Ok, so you’ve passed your “Driver’s Ed” classes and survived your required hours of actual “Behind the Wheel” time with that not-so-memorable (or personable) driving instructor sitting beside you in the car marked with the largest sign in the world that reads “Student Driver.” With your newly obtained “freedom card” (driver’s license) in hand, you nervously make your way out to your new car, or your mom’s minivan, and prepare to hit the road alone. Well, like most milestones achieved, with your new privilege comes huge responsibility.
Here are some tips from an experienced driver, who, more often than not, had to find these out the hard way.
- Before you have the wind blowing through your hair, take a minute to quickly asses some very important parts of your vehicle.
- Are all four tires equally inflated?
- When you start the engine, are the gas and temperature gauges accurate (and do you enough have gas in the tank)?
- Have you adjusted your mirrors and seat(s) and ensured that all seat belts are functioning properly?
- Though road signs and signals are (mostly) the same throughout the U.S., you should familiarize yourself with those laws that differ upon crossing a state line.
- Though speeds tend to remain constant for long stretches of road, they do sometimes change suddenly (most often decreasing) depending upon road conditions and/or a change in surroundings. Be alert and always confirm the current speed limit.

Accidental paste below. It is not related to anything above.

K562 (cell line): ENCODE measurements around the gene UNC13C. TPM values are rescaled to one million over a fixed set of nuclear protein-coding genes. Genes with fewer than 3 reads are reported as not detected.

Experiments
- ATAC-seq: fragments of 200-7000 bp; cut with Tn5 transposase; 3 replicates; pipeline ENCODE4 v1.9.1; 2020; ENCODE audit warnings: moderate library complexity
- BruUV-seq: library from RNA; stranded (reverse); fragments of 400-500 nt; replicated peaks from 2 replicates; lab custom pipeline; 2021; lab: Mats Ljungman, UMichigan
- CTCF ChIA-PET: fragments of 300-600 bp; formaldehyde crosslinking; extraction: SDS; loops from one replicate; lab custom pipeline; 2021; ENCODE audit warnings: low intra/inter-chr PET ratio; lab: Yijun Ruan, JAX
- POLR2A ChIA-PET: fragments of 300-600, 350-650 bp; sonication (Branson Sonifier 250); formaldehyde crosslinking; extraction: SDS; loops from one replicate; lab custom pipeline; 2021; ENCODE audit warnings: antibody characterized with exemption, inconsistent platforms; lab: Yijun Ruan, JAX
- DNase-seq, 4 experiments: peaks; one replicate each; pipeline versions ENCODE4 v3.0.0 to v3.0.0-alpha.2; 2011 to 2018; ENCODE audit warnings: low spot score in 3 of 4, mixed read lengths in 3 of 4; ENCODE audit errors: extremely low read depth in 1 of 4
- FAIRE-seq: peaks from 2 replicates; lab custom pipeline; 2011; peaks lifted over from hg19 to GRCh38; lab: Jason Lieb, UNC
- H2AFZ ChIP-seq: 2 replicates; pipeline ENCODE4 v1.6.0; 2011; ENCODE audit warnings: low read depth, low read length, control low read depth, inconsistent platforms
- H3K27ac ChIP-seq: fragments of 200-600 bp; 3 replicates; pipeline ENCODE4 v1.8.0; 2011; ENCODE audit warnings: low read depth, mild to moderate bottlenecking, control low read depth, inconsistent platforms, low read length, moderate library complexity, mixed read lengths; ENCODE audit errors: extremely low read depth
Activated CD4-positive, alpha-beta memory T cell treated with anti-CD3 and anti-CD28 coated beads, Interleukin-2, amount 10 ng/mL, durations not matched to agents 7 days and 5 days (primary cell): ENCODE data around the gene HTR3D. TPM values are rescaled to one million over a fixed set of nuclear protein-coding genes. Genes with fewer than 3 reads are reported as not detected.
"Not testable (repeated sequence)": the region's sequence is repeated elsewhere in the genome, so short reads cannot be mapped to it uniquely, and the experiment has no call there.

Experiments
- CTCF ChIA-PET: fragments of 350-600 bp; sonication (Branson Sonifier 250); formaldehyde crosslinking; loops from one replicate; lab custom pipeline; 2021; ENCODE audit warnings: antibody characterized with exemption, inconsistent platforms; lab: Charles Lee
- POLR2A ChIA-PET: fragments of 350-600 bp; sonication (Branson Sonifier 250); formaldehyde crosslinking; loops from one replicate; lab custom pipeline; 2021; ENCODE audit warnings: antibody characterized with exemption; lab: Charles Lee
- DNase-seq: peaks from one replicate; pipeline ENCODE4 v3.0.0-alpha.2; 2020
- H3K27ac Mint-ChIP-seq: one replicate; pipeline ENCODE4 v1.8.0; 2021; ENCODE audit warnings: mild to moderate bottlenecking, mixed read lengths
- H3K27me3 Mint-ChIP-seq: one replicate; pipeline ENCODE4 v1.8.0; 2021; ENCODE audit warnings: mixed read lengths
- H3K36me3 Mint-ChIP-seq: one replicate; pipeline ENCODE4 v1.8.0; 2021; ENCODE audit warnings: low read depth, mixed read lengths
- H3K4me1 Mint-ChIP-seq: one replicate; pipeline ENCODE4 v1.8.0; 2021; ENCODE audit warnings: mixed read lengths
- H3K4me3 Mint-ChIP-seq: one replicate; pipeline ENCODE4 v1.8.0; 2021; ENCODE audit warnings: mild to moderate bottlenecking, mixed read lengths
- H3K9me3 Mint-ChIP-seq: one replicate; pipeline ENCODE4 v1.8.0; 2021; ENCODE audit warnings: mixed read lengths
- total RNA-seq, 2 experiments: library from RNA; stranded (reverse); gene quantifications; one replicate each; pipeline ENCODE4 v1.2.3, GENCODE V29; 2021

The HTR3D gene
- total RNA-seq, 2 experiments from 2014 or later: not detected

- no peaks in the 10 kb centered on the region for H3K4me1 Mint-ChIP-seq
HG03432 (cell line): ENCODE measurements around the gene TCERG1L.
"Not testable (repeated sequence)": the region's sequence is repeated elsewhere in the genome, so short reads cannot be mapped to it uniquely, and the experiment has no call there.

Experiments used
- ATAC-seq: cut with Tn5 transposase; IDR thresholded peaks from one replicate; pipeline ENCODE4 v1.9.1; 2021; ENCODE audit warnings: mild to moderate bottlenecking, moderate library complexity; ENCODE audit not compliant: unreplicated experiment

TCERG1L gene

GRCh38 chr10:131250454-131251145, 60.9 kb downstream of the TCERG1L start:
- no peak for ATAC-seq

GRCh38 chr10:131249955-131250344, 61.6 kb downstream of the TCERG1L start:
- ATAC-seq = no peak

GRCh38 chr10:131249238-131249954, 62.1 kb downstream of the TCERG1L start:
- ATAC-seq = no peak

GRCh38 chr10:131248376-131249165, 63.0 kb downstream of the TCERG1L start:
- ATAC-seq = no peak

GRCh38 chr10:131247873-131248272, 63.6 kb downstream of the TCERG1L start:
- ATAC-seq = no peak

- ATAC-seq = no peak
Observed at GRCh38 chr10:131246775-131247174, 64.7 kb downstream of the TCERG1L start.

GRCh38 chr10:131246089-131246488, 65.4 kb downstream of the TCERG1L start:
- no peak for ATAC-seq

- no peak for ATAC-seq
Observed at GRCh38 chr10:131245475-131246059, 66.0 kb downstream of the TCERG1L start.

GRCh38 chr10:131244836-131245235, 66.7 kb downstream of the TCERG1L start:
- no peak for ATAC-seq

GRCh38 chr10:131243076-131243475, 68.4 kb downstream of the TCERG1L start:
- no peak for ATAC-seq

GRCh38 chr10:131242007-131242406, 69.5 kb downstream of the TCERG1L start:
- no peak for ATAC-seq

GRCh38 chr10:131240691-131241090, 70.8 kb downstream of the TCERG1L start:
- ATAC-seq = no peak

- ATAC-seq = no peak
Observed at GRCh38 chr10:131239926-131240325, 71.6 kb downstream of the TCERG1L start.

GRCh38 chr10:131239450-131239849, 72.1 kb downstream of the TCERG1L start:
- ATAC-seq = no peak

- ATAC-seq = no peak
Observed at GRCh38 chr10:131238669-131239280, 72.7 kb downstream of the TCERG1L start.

- Being alert also refers to being aware of your surroundings (just because someone is operating a vehicle doesn’t mean they’re paying attention to you or anyone else). Keep a safe distance between you and the car you’re following – should they need to brake suddenly, chances are you will be doing the same.
- Switching lanes can be particularly dangerous on the freeway, so always remember to maintain your speed, which should be equal to or slightly less than the posted speed limit. Speeding up could cause you to get too close to another car you thought you were further away from, and slowing down could cause those around you to have to suddenly brake (and that is how you become familiar with the term ‘road rage’). Get in the habit of looking over your shoulder(s), rather than relying on your mirrors alone (learn about blind spots), to ensure the area you’re trying to move to is unoccupied. Always use your signal(s) to alert those around you of your intentions. Signals used in the middle of switching lanes defeats the purpose of having them and will likely lead to a situation you would rather not experience.
Though the list goes on and laws are constantly changing, driving is like most other things in life: Practice makes perfect. The only way to gain knowledge and confidence behind the wheel is to get out and drive! Drive as often as possible, and never forget that it is a privilege and NOT a right (breaking the rules will lead to the loss of your privilege). Good luck out there!
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